Working Lands for Wildlife Hitting Its Stride For Bobwhites

1dfab730-f9a6-4ce4-82a2-9de99f5e665f By Jessica McGuire

After a year, Working Lands for Wildlife Farm Bill biologists across several states are making a difference.

In 2018, the northern bobwhite became a 2.0 Working Lands for Wildlife (WLFW) focal species.  The USDA- NRCS model for delivering conservation aims to improve both agricultural and forestry productivity while creating habitat for wildlife and encouraging functional ecosystems.

Quail Forever saw an opportunity to get more boots on the ground to aid in this effort and deliver on its mission to create more upland habitat across the bobwhite’s range. Biologists have initially been hired in seven states: Arkansas, Georgia, Kentucky, Missouri, New Jersey, Ohio, and South Carolina.

Austin Damminger, from New Jersey, hit the ground running in a state where it is extremely difficult to find wild quail. With a tenacious spirit he has strengthened partnerships to create quail and pollinator habitat in the Pine Barrens and beyond. One of his projects is on a YMCA camp in the Pine Barrens that is utilizing NRCS’s Environmental Quality Incentive Program (EQIP) to establish habitat on over 500 acres. This year they were able to burn 300 acres.
 
Brandon Underwood, a biologist in Kentucky, has been getting his feet wet with CRP status review checkouts in addition to his work with WLFW-EQIP. One of his more exciting field visits was at a 72-acre conservation cover planting for upland wildlife habitat management conducted in 2016. This planting is a prime example of the use of native warm season grasses, forbs, and wildflowers for upland wildlife habitat. The farm is a stopping point within the Working Lands for Wildlife Bobwhite Grassland Project area for Kentucky Department of Fish and Wildlife during their breeding bird survey and bobwhites are always present and calling within this CRP planting.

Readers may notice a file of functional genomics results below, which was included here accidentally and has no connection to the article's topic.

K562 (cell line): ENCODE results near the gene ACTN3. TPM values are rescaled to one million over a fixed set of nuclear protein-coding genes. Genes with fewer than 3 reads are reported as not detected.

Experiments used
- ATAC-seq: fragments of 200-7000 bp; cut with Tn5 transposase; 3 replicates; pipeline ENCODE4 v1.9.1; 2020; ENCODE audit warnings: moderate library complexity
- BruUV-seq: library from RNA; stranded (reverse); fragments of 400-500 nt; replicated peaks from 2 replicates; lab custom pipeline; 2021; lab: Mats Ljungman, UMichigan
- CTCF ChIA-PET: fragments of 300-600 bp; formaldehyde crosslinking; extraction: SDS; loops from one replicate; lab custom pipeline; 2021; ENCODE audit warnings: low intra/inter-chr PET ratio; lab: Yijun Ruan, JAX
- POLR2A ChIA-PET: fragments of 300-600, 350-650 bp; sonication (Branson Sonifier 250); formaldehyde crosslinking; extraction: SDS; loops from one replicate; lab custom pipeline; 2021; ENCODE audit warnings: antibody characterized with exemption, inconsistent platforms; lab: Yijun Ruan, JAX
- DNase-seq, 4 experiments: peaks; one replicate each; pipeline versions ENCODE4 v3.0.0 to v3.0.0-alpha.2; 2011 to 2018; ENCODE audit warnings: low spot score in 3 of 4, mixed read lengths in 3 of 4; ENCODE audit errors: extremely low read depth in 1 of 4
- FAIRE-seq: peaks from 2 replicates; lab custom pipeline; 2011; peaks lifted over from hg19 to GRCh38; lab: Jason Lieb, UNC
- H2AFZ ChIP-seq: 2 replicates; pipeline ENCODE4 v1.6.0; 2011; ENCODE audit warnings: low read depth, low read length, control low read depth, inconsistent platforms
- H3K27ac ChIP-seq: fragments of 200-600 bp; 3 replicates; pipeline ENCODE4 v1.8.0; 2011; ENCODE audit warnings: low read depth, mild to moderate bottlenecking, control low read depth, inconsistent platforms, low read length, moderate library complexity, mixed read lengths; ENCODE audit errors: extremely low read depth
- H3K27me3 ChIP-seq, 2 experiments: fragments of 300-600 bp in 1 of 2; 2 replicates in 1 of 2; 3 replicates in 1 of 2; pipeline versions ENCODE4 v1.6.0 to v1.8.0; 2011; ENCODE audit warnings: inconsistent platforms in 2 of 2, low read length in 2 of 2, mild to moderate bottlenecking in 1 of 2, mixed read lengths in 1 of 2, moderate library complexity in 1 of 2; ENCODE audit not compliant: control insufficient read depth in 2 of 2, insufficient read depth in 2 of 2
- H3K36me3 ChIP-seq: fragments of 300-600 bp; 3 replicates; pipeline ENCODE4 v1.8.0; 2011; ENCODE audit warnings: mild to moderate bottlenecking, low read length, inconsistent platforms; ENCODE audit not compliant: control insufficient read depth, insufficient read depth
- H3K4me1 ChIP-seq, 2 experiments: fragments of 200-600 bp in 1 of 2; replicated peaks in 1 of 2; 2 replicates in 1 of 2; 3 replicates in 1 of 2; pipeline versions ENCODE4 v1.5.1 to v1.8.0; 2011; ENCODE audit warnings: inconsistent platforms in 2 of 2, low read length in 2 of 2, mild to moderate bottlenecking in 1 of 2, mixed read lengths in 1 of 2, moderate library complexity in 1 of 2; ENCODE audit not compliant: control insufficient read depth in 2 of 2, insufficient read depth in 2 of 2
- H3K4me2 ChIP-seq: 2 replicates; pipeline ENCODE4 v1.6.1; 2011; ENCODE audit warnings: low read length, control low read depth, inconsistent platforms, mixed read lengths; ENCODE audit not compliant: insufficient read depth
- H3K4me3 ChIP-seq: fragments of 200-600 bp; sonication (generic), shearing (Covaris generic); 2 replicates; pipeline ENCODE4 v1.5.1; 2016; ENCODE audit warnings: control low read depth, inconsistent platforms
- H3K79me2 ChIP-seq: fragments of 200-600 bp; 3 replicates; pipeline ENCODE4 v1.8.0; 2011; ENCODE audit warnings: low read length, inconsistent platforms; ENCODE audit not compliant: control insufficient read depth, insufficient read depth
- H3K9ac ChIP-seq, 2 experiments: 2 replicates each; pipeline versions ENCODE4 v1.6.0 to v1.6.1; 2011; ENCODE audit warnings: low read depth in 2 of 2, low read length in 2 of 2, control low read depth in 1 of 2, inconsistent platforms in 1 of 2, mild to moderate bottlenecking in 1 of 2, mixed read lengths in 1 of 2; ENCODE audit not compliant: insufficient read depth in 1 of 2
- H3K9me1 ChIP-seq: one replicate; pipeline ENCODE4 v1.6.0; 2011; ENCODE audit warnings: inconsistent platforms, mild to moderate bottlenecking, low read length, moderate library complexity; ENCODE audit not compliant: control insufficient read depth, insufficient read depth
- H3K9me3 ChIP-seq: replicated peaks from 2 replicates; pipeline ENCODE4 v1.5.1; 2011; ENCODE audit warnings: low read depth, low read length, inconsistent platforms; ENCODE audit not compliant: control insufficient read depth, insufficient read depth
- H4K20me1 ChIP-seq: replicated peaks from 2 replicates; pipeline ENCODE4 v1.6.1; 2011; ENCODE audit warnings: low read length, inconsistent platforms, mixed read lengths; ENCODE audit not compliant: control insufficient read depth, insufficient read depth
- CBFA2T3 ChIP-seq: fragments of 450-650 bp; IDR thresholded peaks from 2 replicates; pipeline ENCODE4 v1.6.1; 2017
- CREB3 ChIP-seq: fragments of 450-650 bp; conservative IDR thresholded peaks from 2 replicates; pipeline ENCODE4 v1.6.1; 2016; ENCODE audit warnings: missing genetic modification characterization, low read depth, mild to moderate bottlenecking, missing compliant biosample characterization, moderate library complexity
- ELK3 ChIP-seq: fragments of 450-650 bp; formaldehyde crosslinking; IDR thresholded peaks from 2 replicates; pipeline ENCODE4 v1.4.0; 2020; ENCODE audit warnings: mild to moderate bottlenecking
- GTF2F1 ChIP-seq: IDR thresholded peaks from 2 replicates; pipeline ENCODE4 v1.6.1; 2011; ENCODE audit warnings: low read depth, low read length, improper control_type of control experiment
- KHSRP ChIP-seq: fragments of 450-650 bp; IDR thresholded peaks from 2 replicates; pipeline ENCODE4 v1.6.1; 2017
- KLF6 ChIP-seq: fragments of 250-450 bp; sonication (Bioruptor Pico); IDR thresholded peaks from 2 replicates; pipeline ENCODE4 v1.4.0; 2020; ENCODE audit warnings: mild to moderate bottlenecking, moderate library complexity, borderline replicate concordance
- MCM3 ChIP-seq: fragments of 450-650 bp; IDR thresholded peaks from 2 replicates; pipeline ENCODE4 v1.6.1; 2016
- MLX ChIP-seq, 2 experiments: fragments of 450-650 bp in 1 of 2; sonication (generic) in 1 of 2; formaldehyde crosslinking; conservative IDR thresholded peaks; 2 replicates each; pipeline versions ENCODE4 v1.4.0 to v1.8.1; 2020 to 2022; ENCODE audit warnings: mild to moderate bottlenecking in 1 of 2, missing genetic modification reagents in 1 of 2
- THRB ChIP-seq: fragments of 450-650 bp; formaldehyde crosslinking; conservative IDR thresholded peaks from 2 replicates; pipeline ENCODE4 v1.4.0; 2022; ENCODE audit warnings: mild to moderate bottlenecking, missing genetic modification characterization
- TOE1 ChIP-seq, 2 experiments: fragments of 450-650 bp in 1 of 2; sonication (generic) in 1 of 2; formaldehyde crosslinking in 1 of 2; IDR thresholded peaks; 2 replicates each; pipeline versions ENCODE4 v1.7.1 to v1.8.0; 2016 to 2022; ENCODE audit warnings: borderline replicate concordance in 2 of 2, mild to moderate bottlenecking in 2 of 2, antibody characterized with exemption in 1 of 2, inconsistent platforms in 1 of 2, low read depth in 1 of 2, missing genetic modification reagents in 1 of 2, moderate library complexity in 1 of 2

Quail Forever in Georgia has three positions through the WLFW agreement with NRCS and the Georgia Department of Natural Resources (GADNR), Wildlife Resources Division, Bobwhite Quail Initiative. In addition, the WLFW Bobwhite Coordinator is based in Georgia. 

As in the other states, biologists have been busy writing conservation plans for not only bobwhite, but for pollinator habitat and the gopher tortoise.

Outreach is also a critical part of WLFW program delivery, and everyone was keeping busy prior to Covid-19. One of the highlights was Northern Bobwhite Day, which was celebrated on February 24th. QF worked with teaching staff at Lee County Middle School West to develop conservation curriculum for seventh graders and outreach materials.
 
The effort culminated with a well-attended lecture at Chehaw Park in Albany, GA. Dr. Jessica McGuire (QF WLFW Quail Coordinator), Dallas Ingram (GADNR State Quail Coordinator), and Clay Sisson (Tall Timbers Albany Quail Project) presented.

Jessica McGuire is Quail Forever's WLFW Coordinator